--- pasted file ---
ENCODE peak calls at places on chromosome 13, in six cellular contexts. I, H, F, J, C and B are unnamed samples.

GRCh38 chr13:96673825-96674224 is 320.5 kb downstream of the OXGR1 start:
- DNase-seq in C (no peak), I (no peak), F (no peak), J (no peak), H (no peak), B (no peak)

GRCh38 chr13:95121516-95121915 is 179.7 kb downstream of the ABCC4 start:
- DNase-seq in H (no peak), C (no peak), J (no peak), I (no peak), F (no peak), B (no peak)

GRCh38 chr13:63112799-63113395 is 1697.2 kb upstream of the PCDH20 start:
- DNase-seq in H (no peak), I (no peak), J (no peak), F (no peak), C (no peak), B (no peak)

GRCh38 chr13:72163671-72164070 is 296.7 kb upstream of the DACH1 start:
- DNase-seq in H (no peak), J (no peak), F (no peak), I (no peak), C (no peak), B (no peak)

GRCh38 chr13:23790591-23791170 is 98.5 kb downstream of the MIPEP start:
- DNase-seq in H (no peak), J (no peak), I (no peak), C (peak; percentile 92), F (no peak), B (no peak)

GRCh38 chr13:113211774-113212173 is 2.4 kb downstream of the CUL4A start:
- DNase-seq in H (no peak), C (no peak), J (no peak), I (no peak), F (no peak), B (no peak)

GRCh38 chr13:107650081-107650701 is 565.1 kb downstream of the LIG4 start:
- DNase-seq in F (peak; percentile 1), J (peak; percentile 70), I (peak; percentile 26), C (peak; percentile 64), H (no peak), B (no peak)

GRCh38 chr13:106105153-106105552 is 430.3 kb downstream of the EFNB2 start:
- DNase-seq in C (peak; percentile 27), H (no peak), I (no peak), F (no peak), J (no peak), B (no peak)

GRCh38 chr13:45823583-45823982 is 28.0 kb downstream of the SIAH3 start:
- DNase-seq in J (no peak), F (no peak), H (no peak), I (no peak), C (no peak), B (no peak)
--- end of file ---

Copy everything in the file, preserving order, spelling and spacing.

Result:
ENCODE peak calls at places on chromosome 13, in six cellular contexts. I, H, F, J, C and B are unnamed samples.

GRCh38 chr13:96673825-96674224 is 320.5 kb downstream of the OXGR1 start:
- DNase-seq in C (no peak), I (no peak), F (no peak), J (no peak), H (no peak), B (no peak)

GRCh38 chr13:95121516-95121915 is 179.7 kb downstream of the ABCC4 start:
- DNase-seq in H (no peak), C (no peak), J (no peak), I (no peak), F (no peak), B (no peak)

GRCh38 chr13:63112799-63113395 is 1697.2 kb upstream of the PCDH20 start:
- DNase-seq in H (no peak), I (no peak), J (no peak), F (no peak), C (no peak), B (no peak)

GRCh38 chr13:72163671-72164070 is 296.7 kb upstream of the DACH1 start:
- DNase-seq in H (no peak), J (no peak), F (no peak), I (no peak), C (no peak), B (no peak)

GRCh38 chr13:23790591-23791170 is 98.5 kb downstream of the MIPEP start:
- DNase-seq in H (no peak), J (no peak), I (no peak), C (peak; percentile 92), F (no peak), B (no peak)

GRCh38 chr13:113211774-113212173 is 2.4 kb downstream of the CUL4A start:
- DNase-seq in H (no peak), C (no peak), J (no peak), I (no peak), F (no peak), B (no peak)

GRCh38 chr13:107650081-107650701 is 565.1 kb downstream of the LIG4 start:
- DNase-seq in F (peak; percentile 1), J (peak; percentile 70), I (peak; percentile 26), C (peak; percentile 64), H (no peak), B (no peak)

GRCh38 chr13:106105153-106105552 is 430.3 kb downstream of the EFNB2 start:
- DNase-seq in C (peak; percentile 27), H (no peak), I (no peak), F (no peak), J (no peak), B (no peak)

GRCh38 chr13:45823583-45823982 is 28.0 kb downstream of the SIAH3 start:
- DNase-seq in J (no peak), F (no peak), H (no peak), I (no peak), C (no peak), B (no peak)